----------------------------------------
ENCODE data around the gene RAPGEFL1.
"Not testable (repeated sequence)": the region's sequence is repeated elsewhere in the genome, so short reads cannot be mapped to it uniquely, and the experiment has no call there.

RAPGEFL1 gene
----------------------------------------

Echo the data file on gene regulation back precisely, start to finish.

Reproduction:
ENCODE data around the gene RAPGEFL1.
"Not testable (repeated sequence)": the region's sequence is repeated elsewhere in the genome, so short reads cannot be mapped to it uniquely, and the experiment has no call there.

RAPGEFL1 gene